The quality of healthcare outcomes has major discrepancies around the nation.
A new report into the nation’s health systems has shown NSW lagging behind other states in terms of hospital queues for elective surgery and radiotherapy.
That state’s citizens are also more likely to clog up hospital emergency departments with non-urgent visits than in other states.
Compared with the national average of 75 days, NSW patients were made to wait 211 days for eye surgery, including cataract operations, according to the Bureau of Health Information’s latest Healthcare in Focus study.
The review of 2015-2016 statistics showed that people living in NSW had to wait twice as long for orthopaedic surgery, about 120 days, compared with the rest of the nation.
NSW and Queensland patients requiring radiotherapy waited more than a month for the service, followed by 27 days for Victorians and Tasmanians, and just 14 days in the Northern Territory.
The study also compared NSW queues for hip and knee replacements with those in other developed countries, including the US and the UK, and found that the state made people wait longer for these procedures – between 207 and 291 days.
NSW hospitals also recorded higher rates of post-operative blood clots and sepsis than in many other countries. Clots often result from hip and knee surgery.
Proportionally, people in NSW were more likely to visit their GP than those from other states. But the margin is slim with Victorians not far behind, followed by Queenslanders and South Australians. Fewer West Australians as a proportion of that state’s population visited their GPs.
Of the big states, NSW had more patients per 100,000 arriving at hospital emergency departments for non-urgent treatment. West Australians used ambulances the least for non-urgent trips, followed by Victorians, South Australians and Queenslanders.
And while those living in NSW use emergency departments and visit GPs relatively more than in other states, they spend less time being treated before discharge from emergency departments and the admission costs more.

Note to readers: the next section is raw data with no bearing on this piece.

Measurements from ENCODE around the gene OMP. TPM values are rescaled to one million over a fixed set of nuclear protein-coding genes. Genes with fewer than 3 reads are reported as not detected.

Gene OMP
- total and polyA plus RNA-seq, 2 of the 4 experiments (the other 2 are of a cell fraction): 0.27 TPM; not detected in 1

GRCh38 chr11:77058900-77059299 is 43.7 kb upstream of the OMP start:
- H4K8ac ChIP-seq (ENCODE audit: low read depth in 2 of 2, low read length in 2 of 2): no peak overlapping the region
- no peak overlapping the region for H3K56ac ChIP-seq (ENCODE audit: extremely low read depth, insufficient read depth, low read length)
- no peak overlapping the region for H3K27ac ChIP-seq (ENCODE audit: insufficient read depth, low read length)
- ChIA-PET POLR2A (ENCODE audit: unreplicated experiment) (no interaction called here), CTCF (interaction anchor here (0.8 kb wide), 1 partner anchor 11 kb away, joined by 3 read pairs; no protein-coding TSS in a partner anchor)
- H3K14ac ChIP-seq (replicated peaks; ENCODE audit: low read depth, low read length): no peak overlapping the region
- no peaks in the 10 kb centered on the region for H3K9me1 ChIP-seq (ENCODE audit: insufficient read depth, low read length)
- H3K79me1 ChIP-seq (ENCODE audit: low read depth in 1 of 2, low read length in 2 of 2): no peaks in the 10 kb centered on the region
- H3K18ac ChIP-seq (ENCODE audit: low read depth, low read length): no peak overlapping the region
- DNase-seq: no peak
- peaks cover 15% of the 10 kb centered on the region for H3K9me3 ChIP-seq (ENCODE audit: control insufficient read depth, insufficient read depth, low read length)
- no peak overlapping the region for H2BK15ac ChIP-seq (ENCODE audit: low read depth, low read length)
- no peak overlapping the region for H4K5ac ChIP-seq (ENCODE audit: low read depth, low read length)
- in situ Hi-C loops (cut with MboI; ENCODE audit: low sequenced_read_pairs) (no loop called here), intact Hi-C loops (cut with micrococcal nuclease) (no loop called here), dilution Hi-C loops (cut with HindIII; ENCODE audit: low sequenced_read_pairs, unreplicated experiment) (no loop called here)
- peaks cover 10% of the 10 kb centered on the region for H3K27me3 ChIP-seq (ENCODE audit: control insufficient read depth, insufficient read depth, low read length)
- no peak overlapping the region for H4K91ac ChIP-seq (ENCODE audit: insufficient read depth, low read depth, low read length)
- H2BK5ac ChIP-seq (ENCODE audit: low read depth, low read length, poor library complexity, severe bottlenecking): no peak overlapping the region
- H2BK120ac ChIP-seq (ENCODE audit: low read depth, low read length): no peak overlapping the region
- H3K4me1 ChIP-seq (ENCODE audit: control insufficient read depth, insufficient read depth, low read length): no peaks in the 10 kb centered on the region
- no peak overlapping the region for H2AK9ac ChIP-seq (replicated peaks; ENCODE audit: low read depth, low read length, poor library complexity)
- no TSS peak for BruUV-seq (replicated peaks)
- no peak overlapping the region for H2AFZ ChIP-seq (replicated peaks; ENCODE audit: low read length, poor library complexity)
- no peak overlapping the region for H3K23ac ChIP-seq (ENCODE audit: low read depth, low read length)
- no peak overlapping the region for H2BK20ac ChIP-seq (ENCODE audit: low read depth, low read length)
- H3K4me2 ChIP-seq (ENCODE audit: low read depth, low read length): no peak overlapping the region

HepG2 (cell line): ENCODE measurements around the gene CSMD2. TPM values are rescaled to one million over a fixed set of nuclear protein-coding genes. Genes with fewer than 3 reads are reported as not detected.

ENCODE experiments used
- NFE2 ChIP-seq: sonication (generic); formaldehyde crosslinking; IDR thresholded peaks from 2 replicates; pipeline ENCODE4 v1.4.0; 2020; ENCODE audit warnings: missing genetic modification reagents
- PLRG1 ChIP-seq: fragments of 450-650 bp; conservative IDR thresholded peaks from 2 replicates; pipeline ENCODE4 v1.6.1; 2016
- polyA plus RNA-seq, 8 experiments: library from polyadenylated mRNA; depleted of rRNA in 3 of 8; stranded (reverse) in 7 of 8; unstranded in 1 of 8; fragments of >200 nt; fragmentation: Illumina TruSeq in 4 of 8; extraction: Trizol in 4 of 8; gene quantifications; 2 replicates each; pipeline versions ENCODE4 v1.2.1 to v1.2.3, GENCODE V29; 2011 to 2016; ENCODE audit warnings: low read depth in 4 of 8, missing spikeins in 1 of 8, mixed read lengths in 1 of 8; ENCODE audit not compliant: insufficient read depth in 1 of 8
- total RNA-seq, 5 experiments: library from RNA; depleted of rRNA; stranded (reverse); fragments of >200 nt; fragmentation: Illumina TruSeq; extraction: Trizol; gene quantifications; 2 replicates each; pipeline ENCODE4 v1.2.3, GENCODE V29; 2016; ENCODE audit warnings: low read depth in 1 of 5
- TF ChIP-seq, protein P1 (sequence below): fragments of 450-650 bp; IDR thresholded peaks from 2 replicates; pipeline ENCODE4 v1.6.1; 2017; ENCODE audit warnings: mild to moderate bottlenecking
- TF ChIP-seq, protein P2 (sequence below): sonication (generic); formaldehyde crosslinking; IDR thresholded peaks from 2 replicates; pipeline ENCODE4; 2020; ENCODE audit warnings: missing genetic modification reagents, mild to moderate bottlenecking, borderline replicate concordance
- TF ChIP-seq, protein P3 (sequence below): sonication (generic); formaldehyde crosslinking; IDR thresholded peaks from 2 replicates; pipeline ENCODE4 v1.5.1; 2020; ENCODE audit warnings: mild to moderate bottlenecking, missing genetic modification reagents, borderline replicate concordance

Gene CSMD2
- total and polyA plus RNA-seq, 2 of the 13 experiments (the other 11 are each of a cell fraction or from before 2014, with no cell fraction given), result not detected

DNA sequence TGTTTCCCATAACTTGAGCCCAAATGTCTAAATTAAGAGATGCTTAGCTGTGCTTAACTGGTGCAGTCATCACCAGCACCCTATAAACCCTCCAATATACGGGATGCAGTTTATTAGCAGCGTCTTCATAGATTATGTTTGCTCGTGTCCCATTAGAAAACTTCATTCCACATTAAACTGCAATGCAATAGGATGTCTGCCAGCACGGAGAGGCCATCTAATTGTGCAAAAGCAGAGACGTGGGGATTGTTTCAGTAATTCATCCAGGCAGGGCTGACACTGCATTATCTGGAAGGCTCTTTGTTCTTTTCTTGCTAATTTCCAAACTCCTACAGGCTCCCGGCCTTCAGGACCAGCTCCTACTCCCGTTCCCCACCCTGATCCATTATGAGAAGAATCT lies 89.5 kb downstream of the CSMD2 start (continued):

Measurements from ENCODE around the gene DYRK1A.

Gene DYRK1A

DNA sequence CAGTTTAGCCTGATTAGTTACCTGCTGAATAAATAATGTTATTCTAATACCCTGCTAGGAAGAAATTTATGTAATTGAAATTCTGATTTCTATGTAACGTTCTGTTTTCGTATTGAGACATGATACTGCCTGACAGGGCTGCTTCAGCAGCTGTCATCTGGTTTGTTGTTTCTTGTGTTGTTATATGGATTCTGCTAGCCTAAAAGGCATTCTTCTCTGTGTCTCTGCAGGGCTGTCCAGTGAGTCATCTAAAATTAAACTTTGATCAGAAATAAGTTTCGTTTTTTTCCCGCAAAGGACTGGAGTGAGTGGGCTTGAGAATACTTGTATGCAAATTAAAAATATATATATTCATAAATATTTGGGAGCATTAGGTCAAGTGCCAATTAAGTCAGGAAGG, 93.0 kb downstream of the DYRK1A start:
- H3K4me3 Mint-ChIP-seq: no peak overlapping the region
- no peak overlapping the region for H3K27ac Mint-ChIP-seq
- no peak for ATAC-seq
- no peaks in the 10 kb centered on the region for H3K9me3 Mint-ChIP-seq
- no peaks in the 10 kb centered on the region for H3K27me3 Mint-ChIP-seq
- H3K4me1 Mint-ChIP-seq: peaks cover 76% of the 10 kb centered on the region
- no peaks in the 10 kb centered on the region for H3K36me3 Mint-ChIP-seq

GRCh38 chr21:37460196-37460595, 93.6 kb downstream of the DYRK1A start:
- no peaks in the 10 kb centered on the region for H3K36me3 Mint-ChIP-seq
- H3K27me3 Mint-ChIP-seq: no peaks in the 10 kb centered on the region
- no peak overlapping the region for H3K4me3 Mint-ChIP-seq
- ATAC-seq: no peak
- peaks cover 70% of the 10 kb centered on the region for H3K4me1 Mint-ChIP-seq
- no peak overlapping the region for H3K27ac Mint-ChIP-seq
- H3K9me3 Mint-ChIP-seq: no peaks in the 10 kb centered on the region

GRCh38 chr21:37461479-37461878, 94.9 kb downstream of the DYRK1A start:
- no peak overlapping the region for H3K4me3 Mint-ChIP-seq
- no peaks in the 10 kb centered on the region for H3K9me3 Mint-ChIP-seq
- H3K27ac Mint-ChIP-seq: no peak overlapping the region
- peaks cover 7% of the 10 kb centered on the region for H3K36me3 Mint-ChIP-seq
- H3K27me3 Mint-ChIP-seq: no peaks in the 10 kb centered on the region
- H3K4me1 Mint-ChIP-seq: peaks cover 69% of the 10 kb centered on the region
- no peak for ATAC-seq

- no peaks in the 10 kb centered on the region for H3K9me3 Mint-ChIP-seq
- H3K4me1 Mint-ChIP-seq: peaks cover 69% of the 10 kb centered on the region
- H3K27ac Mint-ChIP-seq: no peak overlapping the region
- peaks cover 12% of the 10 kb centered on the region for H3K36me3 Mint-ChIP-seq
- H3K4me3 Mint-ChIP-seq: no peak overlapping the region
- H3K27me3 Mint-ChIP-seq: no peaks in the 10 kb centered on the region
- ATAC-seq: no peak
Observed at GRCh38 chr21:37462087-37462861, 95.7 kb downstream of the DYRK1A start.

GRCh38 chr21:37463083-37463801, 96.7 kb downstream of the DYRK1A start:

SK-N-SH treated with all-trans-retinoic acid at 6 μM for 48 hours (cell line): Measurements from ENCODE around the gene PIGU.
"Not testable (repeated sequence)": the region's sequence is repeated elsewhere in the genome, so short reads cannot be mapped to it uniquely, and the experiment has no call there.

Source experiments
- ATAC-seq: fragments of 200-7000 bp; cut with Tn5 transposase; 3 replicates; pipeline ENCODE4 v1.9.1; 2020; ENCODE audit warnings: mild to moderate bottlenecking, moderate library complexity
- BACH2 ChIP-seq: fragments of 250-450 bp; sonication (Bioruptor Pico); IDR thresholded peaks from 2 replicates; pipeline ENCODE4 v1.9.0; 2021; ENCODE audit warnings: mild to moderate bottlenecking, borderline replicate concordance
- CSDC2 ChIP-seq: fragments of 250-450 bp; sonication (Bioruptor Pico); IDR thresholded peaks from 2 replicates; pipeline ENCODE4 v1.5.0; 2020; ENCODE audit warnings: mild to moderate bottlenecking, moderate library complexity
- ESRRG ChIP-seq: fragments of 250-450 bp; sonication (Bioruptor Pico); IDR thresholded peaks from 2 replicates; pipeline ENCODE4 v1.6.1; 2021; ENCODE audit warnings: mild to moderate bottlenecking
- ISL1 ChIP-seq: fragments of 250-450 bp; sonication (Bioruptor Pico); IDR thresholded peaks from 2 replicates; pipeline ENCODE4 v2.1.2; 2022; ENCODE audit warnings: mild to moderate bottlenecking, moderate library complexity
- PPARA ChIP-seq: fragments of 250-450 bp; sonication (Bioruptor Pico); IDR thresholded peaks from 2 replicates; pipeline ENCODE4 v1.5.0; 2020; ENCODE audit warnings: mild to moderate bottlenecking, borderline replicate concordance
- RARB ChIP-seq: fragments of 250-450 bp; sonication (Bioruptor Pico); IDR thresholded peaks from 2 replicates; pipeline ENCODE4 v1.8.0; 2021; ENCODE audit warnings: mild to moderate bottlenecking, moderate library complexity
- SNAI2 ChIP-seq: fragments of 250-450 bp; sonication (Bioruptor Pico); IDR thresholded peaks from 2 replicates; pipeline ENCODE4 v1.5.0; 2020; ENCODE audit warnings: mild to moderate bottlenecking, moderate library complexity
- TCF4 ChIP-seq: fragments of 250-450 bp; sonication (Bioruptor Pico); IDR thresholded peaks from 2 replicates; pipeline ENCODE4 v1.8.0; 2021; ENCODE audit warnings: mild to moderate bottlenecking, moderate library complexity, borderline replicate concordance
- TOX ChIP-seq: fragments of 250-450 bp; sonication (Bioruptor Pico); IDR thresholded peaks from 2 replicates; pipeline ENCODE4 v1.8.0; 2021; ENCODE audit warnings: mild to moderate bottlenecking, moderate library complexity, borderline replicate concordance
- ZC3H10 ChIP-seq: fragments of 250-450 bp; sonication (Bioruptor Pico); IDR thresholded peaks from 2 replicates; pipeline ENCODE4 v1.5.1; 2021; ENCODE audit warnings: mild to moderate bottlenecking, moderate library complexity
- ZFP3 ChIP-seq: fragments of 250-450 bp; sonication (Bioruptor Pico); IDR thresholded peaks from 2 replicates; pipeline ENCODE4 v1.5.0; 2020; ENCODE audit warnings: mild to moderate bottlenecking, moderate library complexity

The median amount of time spent in emergency around the nation ranged from 121 minutes in NSW to 150 minutes in South Australia.
The average cost of an emergency visit was more expensive in NSW ($1116) than in Queensland, Western Australia, South Australia and Victoria, which had the cheapest cost of $857.
On balance, patients in NSW had a better chance of surviving a cardiac arrest after resuscitation was performed in hospital (32 per cent) than those in other states, but they were more likely to contract golden staph.
In relation to falls during hospitalisation, NSW patients were more likely to trip up, with 5.6 falls per 1000 visits, than those in Queensland, South Australia and Victoria, where only 3.6 out of 1000 admissions ended in a fall.
The latest Bureau of Health Information report is an eye-opener into the disparity of healthcare among the nation’s largest states.
Rich in statistical analysis across many forms of medical care and procedures, it provides the basis for a fair question: Why do healthcare outcomes vary so much around Australia? Surely all Australian lives matter.
The evidence shows that if you live in NSW and require medical or hospital attention you are likely to fare worse than if you live in a less populous, less wealthy state.
There is one exception to this generalisation, however. If you are unlucky to suffer a cardiac arrest in NSW, you are more likely to survive after resuscitation than if you live elsewhere.
But this advantage does have costs. NSW patients are more likely to fall in hospital, contract sepsis and golden staph, suffer a blood clot after hip replacement surgery and wait longer for elective surgery.
What is going on in NSW? Could it be that it is the most hypochondriac state? Is its healthcare system bogged down by its citizens seeking out urgent hospitalisation when they don’t need it? At least, that is what the data analysis reveals. As a proportion of the population, more people in NSW use an ambulance to catch a ride to hospital for non-urgent conditions.
That could be fixed with a couple of education campaigns. One to train those dispensing ambos to better assess whether an emergency vehicle is warranted to take a caller to hospital or some other type of transport. Citizens also need to hear the message that they should not be ambulance hogs and if they are not in an urgent, life-threatening situation, they should request non-emergency transport.
However, regardless of their attitudes to accessing emergency treatment, one thing is certain. NSW patients are entitled to the same level of quality hospitalisation as the rest of the nation. Its population should be asking why their government is not benchmarking itself against the best-practice standards elsewhere, from waiting times for surgery, patient falls and cross-infection measures in hospital, to length and cost of admission.
Have you had a bad hospital experience? How often do you visit your GP? How long did you have to wait for surgery?
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